Learning Spanish? Become Addicted To Learning

Learning Spanish - Become Addicted To Learning

Perhaps the biggest lesson I am taking so far from learning Spanish is that you LEARN it yourself.

You might have teachers who provide you with information. It’s possible you will own learning programmes in the form of audio recordings and online resources.

You might even have an App that takes you through the language.

However all of these forms are created for the convenience of the author.

Information is presented to you in an organised structure that the author feels will help you grasp the bit of the language they are teaching you.

With sufficient exposure, you may well absorb some of the information almost by osmosis and repetition.

That organisation is easy for them to concoct and is driven by their agenda.

But they way the information is presented is not the best way to learn it.  To create an adaptive, organic structure around learning the snippets of language is WAY too much work.

So the most powerful learning will come where you yourself make the distinction and come to the realisation of understanding about something.   It is where you create a little “aha” moment where the penny suddenly drops, where the light comes on and things just click into place.

It is a beautiful moment when that happens and it is hard to describe what that feeling is like (though shortly I shall try to).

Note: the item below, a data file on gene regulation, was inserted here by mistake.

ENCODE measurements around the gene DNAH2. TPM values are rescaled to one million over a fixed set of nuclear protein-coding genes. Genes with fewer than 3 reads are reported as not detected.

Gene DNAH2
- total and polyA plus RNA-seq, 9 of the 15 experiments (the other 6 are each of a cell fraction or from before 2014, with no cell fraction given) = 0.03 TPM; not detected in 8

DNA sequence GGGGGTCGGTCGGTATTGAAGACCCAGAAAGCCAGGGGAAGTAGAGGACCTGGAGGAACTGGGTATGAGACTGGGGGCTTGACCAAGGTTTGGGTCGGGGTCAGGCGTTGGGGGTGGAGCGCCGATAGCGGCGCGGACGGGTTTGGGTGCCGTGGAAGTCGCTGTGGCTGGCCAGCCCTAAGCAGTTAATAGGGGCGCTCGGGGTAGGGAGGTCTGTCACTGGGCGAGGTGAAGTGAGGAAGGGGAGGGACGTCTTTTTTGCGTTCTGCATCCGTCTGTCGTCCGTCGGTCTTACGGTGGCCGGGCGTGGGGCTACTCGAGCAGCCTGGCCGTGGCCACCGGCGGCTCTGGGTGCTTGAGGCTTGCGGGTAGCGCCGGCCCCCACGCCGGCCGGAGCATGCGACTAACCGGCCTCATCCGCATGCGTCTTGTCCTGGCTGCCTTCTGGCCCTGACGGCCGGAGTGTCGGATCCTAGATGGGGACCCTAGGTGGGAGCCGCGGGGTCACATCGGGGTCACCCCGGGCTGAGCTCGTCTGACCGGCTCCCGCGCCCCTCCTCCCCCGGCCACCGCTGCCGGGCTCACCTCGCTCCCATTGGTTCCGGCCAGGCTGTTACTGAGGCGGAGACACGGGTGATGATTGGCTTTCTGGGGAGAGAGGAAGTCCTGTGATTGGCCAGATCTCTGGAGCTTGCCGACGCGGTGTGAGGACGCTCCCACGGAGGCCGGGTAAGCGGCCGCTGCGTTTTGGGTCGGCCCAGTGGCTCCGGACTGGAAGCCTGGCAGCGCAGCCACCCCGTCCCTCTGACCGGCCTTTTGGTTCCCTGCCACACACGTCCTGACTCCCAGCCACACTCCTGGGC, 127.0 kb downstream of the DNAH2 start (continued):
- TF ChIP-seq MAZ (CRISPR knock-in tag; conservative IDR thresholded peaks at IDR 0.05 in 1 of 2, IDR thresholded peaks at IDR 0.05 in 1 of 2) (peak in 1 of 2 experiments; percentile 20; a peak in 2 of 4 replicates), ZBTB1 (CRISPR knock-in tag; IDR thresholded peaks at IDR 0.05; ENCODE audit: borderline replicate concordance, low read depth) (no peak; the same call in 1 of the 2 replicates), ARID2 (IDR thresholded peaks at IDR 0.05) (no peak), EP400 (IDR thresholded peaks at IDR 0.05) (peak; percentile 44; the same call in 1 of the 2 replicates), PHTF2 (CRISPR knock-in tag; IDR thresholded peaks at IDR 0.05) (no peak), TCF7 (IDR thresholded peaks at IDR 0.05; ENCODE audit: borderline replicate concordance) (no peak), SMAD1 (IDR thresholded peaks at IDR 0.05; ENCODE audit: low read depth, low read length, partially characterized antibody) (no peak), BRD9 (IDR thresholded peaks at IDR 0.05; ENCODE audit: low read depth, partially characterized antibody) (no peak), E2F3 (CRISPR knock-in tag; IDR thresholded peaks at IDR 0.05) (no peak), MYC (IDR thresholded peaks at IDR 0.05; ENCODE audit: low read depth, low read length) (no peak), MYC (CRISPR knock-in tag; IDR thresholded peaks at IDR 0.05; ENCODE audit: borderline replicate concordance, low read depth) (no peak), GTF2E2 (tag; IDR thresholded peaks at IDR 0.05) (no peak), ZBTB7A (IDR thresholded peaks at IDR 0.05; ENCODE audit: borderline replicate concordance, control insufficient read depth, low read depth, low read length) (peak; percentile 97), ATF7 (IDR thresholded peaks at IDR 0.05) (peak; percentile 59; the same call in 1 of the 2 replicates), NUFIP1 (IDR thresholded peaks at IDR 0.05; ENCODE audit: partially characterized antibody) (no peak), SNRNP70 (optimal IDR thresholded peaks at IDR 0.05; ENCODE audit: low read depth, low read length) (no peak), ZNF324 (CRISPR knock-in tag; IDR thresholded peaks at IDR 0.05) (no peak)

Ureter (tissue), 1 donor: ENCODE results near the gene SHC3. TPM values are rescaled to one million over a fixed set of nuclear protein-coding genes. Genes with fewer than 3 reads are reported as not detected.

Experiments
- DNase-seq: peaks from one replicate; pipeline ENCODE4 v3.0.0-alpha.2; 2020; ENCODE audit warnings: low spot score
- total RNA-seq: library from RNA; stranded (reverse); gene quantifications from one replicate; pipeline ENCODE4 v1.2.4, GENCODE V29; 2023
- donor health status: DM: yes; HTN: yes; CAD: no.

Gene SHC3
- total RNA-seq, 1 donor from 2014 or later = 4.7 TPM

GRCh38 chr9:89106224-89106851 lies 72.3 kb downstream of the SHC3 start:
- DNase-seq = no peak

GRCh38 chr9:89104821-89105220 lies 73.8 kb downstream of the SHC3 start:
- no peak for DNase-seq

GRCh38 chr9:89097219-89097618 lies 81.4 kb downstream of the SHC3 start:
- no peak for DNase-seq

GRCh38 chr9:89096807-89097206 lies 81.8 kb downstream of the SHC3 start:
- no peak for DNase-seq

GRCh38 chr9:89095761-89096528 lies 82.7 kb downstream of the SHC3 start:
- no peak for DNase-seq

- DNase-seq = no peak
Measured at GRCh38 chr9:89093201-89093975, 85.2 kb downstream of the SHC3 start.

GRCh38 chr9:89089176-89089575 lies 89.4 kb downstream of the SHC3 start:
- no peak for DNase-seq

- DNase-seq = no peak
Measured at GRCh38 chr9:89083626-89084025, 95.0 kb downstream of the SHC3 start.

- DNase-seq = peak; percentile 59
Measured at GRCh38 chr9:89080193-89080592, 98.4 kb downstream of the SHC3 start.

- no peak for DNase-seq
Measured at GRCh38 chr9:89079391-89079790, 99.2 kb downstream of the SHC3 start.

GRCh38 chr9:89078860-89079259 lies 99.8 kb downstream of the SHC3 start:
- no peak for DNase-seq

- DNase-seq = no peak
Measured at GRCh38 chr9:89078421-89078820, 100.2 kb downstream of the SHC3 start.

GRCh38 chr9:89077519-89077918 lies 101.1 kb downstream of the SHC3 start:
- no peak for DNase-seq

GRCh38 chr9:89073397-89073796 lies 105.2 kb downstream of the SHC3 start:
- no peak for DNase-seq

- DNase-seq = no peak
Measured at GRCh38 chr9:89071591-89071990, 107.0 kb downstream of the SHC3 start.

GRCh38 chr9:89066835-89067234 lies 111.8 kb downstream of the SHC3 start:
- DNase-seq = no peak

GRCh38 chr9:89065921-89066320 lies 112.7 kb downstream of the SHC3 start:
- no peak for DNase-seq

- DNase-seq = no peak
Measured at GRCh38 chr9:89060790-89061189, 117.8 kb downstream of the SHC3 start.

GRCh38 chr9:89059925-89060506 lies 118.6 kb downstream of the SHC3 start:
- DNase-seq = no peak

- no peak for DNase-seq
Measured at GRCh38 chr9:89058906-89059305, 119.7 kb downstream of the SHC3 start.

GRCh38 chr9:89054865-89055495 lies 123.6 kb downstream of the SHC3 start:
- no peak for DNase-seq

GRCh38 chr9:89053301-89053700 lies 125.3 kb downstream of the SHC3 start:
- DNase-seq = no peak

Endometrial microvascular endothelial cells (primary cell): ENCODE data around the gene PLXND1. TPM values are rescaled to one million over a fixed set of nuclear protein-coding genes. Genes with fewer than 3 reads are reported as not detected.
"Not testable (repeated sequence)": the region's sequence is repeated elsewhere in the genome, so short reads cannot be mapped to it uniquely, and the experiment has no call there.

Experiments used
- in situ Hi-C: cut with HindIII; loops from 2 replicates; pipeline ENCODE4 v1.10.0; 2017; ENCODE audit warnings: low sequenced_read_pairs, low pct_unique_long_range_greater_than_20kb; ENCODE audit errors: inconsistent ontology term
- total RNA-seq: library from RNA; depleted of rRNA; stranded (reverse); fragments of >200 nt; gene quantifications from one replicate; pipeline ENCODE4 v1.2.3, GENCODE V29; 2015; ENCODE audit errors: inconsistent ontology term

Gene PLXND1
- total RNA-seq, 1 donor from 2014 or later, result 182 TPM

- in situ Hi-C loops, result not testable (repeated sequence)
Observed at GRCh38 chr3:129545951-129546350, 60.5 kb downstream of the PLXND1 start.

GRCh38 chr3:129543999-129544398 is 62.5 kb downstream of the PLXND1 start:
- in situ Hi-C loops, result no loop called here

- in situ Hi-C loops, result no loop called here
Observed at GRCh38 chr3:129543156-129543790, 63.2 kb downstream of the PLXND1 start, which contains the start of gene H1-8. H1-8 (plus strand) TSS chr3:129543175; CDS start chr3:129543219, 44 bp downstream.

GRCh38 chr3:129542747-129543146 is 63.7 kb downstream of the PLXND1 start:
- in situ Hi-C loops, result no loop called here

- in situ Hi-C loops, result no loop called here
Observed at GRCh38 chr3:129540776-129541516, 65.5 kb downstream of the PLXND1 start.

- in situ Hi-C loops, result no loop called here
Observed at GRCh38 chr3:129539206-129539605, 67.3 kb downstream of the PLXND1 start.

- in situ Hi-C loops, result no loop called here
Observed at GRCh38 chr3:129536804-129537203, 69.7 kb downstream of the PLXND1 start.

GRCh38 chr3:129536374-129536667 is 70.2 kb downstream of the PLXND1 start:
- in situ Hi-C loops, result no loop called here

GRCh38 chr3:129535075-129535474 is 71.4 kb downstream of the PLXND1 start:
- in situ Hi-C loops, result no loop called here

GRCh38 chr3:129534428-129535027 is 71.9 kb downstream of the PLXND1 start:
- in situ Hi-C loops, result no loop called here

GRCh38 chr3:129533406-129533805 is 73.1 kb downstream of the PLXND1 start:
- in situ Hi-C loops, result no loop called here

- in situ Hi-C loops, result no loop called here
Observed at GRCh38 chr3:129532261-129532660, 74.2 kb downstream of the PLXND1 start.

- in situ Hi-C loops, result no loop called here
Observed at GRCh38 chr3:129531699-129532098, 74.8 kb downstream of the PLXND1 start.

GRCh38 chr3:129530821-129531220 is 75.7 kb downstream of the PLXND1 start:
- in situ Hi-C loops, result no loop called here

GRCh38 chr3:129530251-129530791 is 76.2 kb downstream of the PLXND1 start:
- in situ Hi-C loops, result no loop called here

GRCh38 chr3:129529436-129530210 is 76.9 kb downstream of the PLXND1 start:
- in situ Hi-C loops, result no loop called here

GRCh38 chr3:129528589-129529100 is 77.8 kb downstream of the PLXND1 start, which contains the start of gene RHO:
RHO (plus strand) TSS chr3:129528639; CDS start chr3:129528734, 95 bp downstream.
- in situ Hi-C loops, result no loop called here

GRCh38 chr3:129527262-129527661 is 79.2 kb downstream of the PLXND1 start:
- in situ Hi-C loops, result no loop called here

Moments like that make all of the effort put into learning all the more worthwhile.

How Learning Spanish And Playing Golf Are Linked

How Learning Spanish and Playing Golf Are Linked

A few years ago I used to ruin a really good walk by trudging round a golf course carrying a heavy bag.

I would criss-cross the fairways scuttling from one side to the other.  Rarely on the fairway after each shot, I would walk to whatever off course/in bunker/in the rough location it had found itself this time.

People used to think I got the most value out of my green fees each time I played.  This was because I seemed to take the most shots of anyone I played with.

Naturally I used to get quite frustrated and then somewhat despondent with my lack of progress.

But then every so often the magic would happen.

I would address the ball in just the right way.  My club would swing back in a perfect arc.  The club face would, strike the ball perfectly and connect with the sweet spot.

In golfing terms, only the sinking of an excessively long put can rival the feeling of the beautifully condensed “thwud”of the club as it strikes the ball in exactly the right spot on the club head.

The ball would then launch into a perfect trajectory and land exactly where I wanted it to go.  It would be exactly where it needed to be for the next shot.

It would be exactly the same shot a professional would have played.   The only thing missing would be the rapid staccato of the camera shutters, and the appreciative applause of the watching crowds.

Also missing might be the single loud shout of “Go Bubba!!!” from an overweight American gentleman wearing brightly coloured slacks and a Yankees baseball cap.

The feeling of that one shot was addictive. It might only happen once or twice out of the 120 nor so shots I used to take on a par 18 course.

But it was enough to keep me hooked, enough to keep me coming back to try again.

Over time I did get better and I did start to hit those sort of shots more often .  However it was those rare early successes that kept me going back. When  they started to become more frequent and I began to enjoy the game more.